Stressful Pregnancies Can Result in Reduced Sperm Counts in Offspring

 

Runners of the world take note: A recent study published June 5, 2019 in Science Advances suggests that a woman who carries a baby to term expends an amount of energy that’s roughly equivalent to someone running a 40-week marathon.

To arrive at that conclusion, researchers gathered measurements of total energy expenditure (TEE) and basal metabolic rate (BMR) from a variety of human endurance events, including triathlons and the Tour de France, and then added data from adults who ran 250 km per week for 20 weeks.

Study co-author and Duke University professor Herman Pontzer told Today’s Parent, “Every mother who has gone through a pregnancy has experienced that effort themselves. Pregnancy is the longest-duration, highest-energy-expenditure thing that humans can do. Mothers probably aren’t surprised by this.”

But can the expenditure of other kinds of energy during pregnancy reach a point where it becomes dangerous? Do excess levels of stress during pregnancy, for example, carry over in negative ways that can impact the long-term health of a newborn?

Potentially long-lasting effects

Researchers at The University of Western Australia (UWA) drew information from a multi-generational study known as the Raine Study, which included almost 3,000 women in their 18th week of pregnancy between May 1989 and November 1991.

The group from UWA partnered with researchers from the University of Copenhagen in Denmark, The University of Sydney and The University of Melbourne to focus on 643 20-year-old young men who had experienced at least one stressful event during the period of early gestation (zero to 18 weeks). All of these subjects underwent a testicular ultrasound exam and also submitted blood and semen samples for further study.

According to a UWA press release, the researchers determined that those men demonstrated lower testosterone concentrations and impaired sperm quality than other men who were not exposed to stressful events in the same gestational period or who had been exposed during the 18- to 34-week gestational period.

The mothers included in the study had filled out questionnaires at the 18- and 34-week gestation periods, answering questions about stressful events including those related to separation or divorce or marital problems, involuntary job loss (including their partner’s), moving home, death of a friend or close relative, money problems, and pregnancy concerns.

Researchers determined that 63 percent of the male subjects had been exposed to at least one stressful event in the 0- to 18-week gestation period. Those who had been thus exposed showed fewer sperm that could swim well (motility) as well as lower total sperm counts. Researchers adjusted their reading of these metrics to account for influencing factors such as socio-economic status, the mothers’ body mass index, and whether the mother had previously given birth.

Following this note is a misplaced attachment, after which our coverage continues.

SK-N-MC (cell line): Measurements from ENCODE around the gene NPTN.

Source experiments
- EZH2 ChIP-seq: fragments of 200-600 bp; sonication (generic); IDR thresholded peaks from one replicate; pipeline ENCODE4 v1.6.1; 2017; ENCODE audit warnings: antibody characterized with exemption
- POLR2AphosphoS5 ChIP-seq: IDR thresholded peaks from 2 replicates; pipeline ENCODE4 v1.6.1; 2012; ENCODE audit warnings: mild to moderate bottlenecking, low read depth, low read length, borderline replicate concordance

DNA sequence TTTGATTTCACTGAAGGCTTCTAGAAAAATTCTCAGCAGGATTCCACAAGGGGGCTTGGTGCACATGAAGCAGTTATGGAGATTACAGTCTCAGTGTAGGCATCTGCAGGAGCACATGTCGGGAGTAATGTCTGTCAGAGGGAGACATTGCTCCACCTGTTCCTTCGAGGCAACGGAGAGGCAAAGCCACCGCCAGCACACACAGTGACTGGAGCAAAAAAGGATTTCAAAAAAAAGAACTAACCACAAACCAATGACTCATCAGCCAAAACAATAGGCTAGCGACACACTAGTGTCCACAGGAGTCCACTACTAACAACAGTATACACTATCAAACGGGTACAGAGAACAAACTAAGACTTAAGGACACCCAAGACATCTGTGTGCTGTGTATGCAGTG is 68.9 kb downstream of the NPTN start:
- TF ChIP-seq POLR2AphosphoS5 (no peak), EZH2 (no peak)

Putting it all in perspective

Professor Roger Hart, from UWA’s Medical School and medical director of the Fertility Specialists of Western Australia IVF unit, noted that the researchers had merely made a connection between stressful life events in early pregnancy and reduced sperm quality and testosterone concentrations in offspring; they did not conclude that one without question caused the other.

“We found that men who had been exposed to three or more stressful life events during early gestation had an average of 36 per cent reduction in the number of sperm in their ejaculate, a 12 per cent reduction in sperm motility and an 11 per cent reduction in testosterone levels compared to those men who were not exposed to any stressful life event during that period,” he said.

Hart added that these findings suggest that mothers who are exposed to stressful events during early pregnancy might pass along adverse fertility effects to their male offspring. He also said that a mother’s exposure to stress in early pregnancy was not likely to be the only cause of male infertility, but when combined with other factors, it could contribute to additional risk.

These factors include smoking, excessive alcohol intake, being obese or overweight, exposure to chemicals in the environment, and high blood pressure.

Hart offered this additional perspective: “[T]he association between exposure to stressful life events and reduction in sperm counts was not as strong as the association between maternal smoking and subsequent sperm counts, as this was associated with a 50 per cent reduction in sperm number.”

While potential negative consequences of maternal stress during early pregnancy might not be able to be mitigated by proactive storing of assets, it is important to note the “snowball” effect that various factors can play in impacting male fertility. Legacy’s 6-page personalized report can provide you with valuable information concerning the state of your fertility.